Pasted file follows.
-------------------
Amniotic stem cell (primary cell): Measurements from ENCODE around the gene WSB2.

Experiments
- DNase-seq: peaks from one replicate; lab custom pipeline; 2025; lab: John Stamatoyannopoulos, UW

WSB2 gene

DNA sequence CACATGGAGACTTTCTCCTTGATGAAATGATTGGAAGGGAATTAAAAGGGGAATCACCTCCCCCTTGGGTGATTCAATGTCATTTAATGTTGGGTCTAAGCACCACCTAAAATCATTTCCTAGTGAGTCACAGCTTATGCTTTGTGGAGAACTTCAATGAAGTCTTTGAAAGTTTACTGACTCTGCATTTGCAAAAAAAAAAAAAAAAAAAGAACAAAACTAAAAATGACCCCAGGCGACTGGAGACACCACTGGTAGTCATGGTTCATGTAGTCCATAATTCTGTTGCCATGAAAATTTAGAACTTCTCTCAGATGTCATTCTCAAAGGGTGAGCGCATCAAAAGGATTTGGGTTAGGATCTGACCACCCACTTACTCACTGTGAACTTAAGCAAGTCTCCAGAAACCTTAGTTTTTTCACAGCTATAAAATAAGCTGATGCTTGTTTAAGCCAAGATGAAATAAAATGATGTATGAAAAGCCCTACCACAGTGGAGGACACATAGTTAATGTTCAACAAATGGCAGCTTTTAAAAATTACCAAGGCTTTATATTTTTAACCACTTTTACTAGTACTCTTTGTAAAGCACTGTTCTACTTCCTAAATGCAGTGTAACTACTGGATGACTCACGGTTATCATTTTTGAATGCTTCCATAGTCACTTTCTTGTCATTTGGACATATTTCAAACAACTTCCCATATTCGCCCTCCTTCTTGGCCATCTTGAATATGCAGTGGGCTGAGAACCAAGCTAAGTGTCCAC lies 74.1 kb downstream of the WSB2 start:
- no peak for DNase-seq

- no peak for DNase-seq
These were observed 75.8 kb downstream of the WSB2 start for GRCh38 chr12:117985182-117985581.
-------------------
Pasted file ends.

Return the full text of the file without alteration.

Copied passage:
Amniotic stem cell (primary cell): Measurements from ENCODE around the gene WSB2.

Experiments
- DNase-seq: peaks from one replicate; lab custom pipeline; 2025; lab: John Stamatoyannopoulos, UW

WSB2 gene

DNA sequence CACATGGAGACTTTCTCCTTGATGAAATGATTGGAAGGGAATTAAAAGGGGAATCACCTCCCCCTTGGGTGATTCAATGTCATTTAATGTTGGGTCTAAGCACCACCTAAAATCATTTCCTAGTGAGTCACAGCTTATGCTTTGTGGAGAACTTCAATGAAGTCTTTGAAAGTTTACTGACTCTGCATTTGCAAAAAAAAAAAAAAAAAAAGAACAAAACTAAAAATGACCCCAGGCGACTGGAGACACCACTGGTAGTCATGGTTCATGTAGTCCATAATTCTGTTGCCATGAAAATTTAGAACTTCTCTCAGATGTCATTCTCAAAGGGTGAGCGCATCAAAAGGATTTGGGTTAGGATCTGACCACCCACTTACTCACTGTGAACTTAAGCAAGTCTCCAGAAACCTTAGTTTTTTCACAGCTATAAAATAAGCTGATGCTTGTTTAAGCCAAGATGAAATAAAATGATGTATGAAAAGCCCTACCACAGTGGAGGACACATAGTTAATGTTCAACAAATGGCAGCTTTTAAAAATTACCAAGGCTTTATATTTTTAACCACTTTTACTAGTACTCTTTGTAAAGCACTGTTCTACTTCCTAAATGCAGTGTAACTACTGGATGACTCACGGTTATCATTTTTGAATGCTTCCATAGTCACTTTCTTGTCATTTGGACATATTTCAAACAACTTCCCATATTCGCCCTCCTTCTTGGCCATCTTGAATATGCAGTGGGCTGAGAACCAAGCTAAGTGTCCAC lies 74.1 kb downstream of the WSB2 start:
- no peak for DNase-seq

- no peak for DNase-seq
These were observed 75.8 kb downstream of the WSB2 start for GRCh38 chr12:117985182-117985581.